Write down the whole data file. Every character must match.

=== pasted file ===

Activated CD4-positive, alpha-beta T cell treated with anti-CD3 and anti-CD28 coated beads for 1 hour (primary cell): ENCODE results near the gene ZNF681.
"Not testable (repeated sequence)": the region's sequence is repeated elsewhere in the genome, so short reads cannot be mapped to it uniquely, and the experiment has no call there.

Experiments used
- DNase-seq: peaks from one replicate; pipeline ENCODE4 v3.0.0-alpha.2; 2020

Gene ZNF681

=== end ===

Activated CD4-positive, alpha-beta T cell treated with anti-CD3 and anti-CD28 coated beads for 1 hour (primary cell): ENCODE results near the gene ZNF681.
"Not testable (repeated sequence)": the region's sequence is repeated elsewhere in the genome, so short reads cannot be mapped to it uniquely, and the experiment has no call there.

Experiments used
- DNase-seq: peaks from one replicate; pipeline ENCODE4 v3.0.0-alpha.2; 2020

Gene ZNF681